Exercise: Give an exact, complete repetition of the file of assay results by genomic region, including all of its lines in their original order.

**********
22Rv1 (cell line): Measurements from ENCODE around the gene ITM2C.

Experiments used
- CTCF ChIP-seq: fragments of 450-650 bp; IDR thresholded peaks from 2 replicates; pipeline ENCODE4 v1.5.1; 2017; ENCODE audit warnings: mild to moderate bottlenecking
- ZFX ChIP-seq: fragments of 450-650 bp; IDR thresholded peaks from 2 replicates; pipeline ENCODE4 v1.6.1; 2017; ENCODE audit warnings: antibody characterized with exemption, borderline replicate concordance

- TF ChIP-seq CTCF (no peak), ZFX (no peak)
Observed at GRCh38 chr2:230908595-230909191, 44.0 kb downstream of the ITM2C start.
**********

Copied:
22Rv1 (cell line): Measurements from ENCODE around the gene ITM2C.

Experiments used
- CTCF ChIP-seq: fragments of 450-650 bp; IDR thresholded peaks from 2 replicates; pipeline ENCODE4 v1.5.1; 2017; ENCODE audit warnings: mild to moderate bottlenecking
- ZFX ChIP-seq: fragments of 450-650 bp; IDR thresholded peaks from 2 replicates; pipeline ENCODE4 v1.6.1; 2017; ENCODE audit warnings: antibody characterized with exemption, borderline replicate concordance

- TF ChIP-seq CTCF (no peak), ZFX (no peak)
Observed at GRCh38 chr2:230908595-230909191, 44.0 kb downstream of the ITM2C start.